A: I don’t think that’s as difficult as the domestic participation side of things. We have an in-house team that manages all that. There was certainly some unknowns about international competitions up until recently but most of those decisions have been made now so there is clarity. It’s back to the athletes now. High-performance athletes have taken a break in most instances now because track and field competitions are certainly not taking place this summer so it is a case of refocus, reset the goals and get back to work and go again. I firmly believe it can be an advantage for Irish athletes in that it gives us another 12 months to prepare. We have some really exciting young athletes coming through and that extra year will bode well for them and for our qualification opportunities.

Q: There have been some silver linings amid all this and you have mentioned the bump in numbers running. Do you expect this to feed into athletics in a more concrete manner?

A: That is a silver lining. In every recession there is a great surge in athletic club membership so we are hoping that the extra hundreds of thousands of people out running at the moment, according to the recent Sport Ireland literature, will translate into more members in our clubs. There is a real desire from people to get out and be sociable, to get back into the clubs. Look, we are hopefully only a few weeks away from that. That’s the positive side. We have been through a tough time but we are close to really getting back into it. Let’s be cautious, let’s be patient but let’s be optimistic as well because I can certainly see light at the end of the tunnel.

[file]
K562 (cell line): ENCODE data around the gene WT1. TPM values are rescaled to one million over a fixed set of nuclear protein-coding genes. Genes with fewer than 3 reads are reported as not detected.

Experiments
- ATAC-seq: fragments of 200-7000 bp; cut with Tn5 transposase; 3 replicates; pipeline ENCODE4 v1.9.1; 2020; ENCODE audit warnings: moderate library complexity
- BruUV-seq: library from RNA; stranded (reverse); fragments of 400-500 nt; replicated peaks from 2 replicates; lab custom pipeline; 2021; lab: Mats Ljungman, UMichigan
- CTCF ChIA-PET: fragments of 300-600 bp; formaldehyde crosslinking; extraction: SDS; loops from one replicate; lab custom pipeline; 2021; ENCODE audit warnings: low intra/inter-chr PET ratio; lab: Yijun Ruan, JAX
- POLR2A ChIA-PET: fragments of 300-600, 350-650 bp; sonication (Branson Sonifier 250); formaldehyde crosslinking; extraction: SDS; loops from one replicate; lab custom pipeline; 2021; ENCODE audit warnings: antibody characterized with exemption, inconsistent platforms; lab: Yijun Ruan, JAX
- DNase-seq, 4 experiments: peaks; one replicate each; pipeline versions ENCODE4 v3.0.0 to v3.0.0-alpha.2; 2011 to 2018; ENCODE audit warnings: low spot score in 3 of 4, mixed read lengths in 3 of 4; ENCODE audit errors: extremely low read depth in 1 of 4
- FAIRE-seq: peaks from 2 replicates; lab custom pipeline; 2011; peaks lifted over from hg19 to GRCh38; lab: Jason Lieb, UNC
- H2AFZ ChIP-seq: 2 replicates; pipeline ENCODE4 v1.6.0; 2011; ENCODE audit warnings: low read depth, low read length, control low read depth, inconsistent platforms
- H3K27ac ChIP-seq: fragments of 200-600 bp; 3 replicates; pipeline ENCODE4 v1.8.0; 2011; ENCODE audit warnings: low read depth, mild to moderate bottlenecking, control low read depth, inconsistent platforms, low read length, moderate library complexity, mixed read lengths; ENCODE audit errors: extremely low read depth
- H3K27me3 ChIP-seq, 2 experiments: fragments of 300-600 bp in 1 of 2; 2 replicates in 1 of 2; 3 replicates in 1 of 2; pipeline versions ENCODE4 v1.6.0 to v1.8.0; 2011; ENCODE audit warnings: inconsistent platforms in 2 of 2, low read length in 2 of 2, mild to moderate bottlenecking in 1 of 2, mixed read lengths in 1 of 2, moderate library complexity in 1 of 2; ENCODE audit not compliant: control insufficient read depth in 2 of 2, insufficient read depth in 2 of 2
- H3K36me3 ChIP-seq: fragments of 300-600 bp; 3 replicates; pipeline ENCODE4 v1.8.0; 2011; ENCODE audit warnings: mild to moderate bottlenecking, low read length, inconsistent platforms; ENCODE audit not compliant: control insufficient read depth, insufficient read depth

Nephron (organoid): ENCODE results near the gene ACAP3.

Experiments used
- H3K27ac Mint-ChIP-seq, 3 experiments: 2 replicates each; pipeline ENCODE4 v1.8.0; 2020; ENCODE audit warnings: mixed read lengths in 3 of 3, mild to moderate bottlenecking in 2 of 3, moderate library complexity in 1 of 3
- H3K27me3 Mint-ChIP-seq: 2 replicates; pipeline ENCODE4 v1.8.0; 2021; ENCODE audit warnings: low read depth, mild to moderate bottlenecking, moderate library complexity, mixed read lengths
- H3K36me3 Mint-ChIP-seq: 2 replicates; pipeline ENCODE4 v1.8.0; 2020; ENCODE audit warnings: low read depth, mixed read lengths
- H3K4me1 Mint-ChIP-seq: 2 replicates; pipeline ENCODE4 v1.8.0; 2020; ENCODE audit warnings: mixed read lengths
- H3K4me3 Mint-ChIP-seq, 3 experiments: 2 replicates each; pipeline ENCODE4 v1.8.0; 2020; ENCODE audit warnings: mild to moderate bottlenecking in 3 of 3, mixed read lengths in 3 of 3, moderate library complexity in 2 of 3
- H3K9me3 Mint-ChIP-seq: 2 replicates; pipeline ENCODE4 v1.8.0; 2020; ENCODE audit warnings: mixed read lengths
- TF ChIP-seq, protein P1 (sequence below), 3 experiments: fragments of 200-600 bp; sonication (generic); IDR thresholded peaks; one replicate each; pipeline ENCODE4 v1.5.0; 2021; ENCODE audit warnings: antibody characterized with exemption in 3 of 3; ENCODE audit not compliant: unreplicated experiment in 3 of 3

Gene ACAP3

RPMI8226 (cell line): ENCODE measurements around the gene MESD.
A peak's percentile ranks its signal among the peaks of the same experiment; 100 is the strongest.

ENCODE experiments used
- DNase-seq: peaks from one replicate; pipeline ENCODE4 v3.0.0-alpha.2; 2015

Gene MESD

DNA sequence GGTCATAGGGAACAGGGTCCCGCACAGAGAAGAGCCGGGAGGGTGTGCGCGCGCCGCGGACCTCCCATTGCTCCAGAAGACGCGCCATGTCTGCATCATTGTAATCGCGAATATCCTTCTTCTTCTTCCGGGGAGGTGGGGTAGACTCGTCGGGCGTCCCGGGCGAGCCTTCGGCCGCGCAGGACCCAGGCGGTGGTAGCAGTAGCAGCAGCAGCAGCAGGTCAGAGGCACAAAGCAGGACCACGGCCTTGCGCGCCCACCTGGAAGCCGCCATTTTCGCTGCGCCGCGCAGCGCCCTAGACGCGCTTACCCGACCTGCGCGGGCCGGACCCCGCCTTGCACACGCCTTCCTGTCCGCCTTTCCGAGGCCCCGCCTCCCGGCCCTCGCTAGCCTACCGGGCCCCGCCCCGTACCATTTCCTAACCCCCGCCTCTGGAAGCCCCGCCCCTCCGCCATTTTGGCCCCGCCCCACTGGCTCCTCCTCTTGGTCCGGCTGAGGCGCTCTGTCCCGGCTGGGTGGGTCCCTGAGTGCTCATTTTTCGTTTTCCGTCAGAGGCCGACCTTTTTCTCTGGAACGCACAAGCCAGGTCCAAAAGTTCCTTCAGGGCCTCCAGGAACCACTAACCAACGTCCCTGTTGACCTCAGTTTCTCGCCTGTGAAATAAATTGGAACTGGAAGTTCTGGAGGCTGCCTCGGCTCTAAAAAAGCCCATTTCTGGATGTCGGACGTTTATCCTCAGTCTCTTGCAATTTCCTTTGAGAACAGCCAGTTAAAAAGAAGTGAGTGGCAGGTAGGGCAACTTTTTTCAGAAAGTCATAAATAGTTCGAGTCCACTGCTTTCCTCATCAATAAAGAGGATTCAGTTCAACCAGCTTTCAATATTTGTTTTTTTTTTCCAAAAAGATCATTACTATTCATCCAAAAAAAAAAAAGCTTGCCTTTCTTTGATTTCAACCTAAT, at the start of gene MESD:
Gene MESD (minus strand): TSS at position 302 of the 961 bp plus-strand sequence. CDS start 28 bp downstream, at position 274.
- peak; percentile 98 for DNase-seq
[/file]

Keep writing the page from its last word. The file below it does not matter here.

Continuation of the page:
Q: What’s your message to your members/clubs/units right now?

A: The message is to keep moving, keep the faith. We want competition, we will be back delivering events and competitions as soon as possible and we are working hard for our stakeholders because athletics is all about participation and competition